For SSE, our core group purpose is clear: to provide the energy needed today whilst building a better world of energy for tomorrow. Our recent ‘Greenprint’ set out just how we want to do that in tandem with UK government to help rebuild the economy and power us along the road to net zero.
Decarbonisation of heat has a big role to play in this ambition. The Committee on Climate Change has identified that in order to achieve the UK’s 2050 net zero carbon targets, around 18 per cent of heat will need to come from heat networks. Its latest Progress Report was crystal clear: we are not moving far enough fast enough, and a stronger cross-government strategy is urgently needed.
But whilst the challenges of decarbonising heat are well known, a clear plan to achieve it is yet to emerge. The vast majority (85 per cent) of homes are still heated by natural gas and of those, two thirds suffer from inefficient heating systems. This makes conversion to low carbon solutions harder.
Adding to this, public awareness of the need to decarbonise heat is worryingly low, with only 10 per cent of gas boiler customers willing to switch to greener alternatives. Decarbonising heat requires us to enter people’s homes and engage with customers in a way that hasn’t been needed for electricity grid decarbonisation. If we’re going to get heating decarbonised, we need get the public onside.
In my business, SSE Enterprise, we already operate 16 heat networks [we also support two hospitals with their heat] across the UK which serve over 10,000 customers from bespoke on-site heating and cooling energy centres that are cleaner and cheaper than individual gas boilers.
But we need the sector to grow faster as it currently accounts for meeting just 2 per cent of heat demand in this country – far lower than other European countries.
What about solutions then?
Well, I believe that a paradigm shift is necessary toward enhanced Local Authority empowerment supported by strong national leadership. Fundamentally, we need the Government to set out its strategic vision and policy framework and enable local authorities to drive and execute strategic planning.
Heat networks are intrinsically local infrastructure and it is vital they are planned in areas where they can deliver the most benefit, for example, where there is density of heat load and sources of waste heat.
They also need to be strategically embedded within local development plans to support sustainability, fuel poverty and mobility objectives, bringing to life real ‘local integrated energy systems’, to leverage links between heat, transport and renewable generation.
For these reasons, I strongly believe that Local Area Energy Planning (LAEPs) and local heat network zoning should be part of the policy ‘armoury’ to achieve these outcomes and as such, it should be trialled and rolled-out as a top priority.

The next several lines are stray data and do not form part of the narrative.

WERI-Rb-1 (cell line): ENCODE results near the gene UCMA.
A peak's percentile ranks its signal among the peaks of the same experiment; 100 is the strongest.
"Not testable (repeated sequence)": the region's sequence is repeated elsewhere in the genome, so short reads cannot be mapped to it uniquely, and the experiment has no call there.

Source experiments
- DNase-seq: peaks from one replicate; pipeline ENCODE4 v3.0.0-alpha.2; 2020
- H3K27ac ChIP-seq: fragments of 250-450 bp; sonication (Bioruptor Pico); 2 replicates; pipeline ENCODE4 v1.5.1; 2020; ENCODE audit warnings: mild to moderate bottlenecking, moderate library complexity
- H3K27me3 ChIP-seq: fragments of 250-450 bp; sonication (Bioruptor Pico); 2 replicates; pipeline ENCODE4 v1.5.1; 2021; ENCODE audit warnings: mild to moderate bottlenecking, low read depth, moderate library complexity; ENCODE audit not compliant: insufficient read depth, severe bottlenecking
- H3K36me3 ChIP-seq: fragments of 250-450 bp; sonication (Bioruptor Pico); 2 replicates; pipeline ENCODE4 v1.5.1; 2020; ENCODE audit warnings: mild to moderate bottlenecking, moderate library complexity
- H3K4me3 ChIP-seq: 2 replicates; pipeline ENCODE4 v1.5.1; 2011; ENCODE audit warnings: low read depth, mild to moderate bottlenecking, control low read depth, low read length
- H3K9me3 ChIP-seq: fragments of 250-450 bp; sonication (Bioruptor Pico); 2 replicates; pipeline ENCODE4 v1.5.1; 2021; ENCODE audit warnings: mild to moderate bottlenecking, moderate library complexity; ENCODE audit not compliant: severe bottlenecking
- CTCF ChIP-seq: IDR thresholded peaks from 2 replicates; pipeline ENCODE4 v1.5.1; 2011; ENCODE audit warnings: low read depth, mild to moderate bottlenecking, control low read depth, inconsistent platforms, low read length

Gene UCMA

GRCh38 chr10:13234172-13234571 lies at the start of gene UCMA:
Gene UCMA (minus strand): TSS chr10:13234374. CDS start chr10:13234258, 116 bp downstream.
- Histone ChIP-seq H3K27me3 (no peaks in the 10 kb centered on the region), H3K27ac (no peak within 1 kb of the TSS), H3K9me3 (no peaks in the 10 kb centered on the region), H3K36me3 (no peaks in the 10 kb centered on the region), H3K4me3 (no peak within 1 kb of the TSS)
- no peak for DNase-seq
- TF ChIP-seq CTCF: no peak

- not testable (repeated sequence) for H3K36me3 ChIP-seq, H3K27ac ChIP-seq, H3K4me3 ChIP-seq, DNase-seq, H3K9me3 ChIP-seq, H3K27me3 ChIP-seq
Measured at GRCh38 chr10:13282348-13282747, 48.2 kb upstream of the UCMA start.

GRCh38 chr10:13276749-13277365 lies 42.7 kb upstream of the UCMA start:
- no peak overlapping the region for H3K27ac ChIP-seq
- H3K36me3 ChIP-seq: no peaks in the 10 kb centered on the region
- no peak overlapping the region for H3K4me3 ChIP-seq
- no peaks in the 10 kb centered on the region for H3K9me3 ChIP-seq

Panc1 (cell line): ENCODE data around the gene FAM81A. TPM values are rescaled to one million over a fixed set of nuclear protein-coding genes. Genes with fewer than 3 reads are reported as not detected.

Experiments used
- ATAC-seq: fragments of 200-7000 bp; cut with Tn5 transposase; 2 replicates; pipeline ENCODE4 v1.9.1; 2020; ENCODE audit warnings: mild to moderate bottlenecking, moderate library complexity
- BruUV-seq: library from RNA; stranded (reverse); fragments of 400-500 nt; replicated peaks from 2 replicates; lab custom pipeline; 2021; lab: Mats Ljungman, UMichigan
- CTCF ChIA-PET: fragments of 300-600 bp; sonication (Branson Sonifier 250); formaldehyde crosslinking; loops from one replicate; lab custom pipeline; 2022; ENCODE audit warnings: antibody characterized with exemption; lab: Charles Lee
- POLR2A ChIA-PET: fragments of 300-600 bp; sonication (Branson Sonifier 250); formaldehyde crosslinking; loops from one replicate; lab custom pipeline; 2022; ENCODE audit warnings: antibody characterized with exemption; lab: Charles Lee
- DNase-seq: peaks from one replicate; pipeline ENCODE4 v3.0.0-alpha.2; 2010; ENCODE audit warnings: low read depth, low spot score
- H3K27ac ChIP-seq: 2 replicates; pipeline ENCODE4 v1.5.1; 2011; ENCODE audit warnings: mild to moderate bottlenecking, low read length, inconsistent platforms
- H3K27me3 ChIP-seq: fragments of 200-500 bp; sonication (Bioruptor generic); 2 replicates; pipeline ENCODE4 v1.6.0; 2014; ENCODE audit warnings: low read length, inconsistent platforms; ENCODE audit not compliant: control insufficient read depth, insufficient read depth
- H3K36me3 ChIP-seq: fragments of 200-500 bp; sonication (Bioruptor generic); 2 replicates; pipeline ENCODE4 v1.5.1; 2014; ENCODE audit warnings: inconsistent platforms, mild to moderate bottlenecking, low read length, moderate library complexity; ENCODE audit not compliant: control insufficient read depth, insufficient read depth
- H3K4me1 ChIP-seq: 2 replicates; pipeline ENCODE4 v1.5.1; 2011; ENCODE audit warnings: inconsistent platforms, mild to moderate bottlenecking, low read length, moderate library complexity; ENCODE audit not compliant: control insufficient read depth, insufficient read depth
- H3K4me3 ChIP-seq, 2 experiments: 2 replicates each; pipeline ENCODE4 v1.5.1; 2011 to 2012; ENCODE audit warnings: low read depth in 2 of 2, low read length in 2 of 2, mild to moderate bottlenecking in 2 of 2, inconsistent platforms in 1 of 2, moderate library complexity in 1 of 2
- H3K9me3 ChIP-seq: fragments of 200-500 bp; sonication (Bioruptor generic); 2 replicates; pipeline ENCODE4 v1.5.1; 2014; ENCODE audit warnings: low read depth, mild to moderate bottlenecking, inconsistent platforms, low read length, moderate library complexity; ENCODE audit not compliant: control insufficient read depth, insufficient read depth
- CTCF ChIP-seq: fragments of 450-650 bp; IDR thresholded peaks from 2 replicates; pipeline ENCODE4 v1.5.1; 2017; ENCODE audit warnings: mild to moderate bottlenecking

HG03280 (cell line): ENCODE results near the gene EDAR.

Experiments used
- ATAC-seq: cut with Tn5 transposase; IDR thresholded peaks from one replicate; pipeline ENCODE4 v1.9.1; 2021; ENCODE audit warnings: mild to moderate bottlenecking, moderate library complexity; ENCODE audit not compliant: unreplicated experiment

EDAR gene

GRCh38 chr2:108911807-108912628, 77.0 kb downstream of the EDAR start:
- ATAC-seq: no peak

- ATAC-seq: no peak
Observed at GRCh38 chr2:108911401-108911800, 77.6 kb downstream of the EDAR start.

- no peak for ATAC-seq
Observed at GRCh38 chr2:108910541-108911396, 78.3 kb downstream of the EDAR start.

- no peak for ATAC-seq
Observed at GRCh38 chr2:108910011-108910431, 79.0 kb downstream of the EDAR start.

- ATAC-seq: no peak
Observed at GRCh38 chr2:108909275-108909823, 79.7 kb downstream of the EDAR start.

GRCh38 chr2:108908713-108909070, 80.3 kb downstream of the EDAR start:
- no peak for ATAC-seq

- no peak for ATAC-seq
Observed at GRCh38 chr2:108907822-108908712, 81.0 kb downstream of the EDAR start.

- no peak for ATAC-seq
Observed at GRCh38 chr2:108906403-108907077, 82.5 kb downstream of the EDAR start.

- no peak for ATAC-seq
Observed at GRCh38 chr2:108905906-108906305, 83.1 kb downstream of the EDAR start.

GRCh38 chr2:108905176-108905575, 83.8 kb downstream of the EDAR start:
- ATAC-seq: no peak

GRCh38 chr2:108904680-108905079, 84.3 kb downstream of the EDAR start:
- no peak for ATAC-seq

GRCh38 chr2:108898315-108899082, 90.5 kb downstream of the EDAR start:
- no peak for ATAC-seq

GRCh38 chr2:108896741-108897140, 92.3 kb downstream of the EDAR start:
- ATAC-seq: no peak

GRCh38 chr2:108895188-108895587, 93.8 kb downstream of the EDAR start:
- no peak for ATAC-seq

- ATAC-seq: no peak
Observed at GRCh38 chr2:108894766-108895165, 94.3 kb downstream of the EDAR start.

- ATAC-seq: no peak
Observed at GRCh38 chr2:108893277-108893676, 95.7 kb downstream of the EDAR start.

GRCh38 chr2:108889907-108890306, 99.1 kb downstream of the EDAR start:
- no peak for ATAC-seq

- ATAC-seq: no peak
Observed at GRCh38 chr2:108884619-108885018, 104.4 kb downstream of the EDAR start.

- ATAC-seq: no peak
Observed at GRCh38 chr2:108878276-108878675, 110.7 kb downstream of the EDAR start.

‘Heat Networks Zones’ will channel investments, delivering heat at the lowest price to consumers. Targeted policy interventions within zones should also be adopted, including granting exclusive concessions to private and public sector entities, using public sector loads to anchor the network and providing incentives (or obligations) to connect to heat networks.
But zoning, planning, development and deployment of heat networks only works if there are proper resources to support it. Too often, we see a pressure on local authority resources and a shortage of experience in delivering heat networks constraining deployment. And, of course, Covid-19 has put even more strain on already stretched resources.
The case for well-designed public private partnerships has never been stronger. Sector operators can bring the capacity and know-how to local authority projects, in a joint effort to ensure these can be planned, designed, delivered and, importantly, expanded at the necessary speed and scale to meet the net zero target.
I have witnessed, first-hand, the negative impact on heat network projects when design, commissioning and long-term asset management strategies are not fully integrated from day one: plant may be oversized, designs may be inefficient, network efficiency sub-optimal and energy consumption higher as a result. Crucially, the consumer experience is poor. Early engagement with system operators is necessary to avoid these outcomes.
So, yes, a bold, Whitehall-led approach is crucial to set the trajectory and provide the co-ordinated policy framework, but this must be combined with clear powers for local authorities to design and deploy appropriate local energy infrastructure, based on local factors.
This transformational change will require political courage and unprecedented stakeholder alignment. SSE Enterprise is ready to take up the challenge.
SSE has recently sponsored a roundtable with Carbon Connect on the required Governance for heat decarbonisation. More information is available here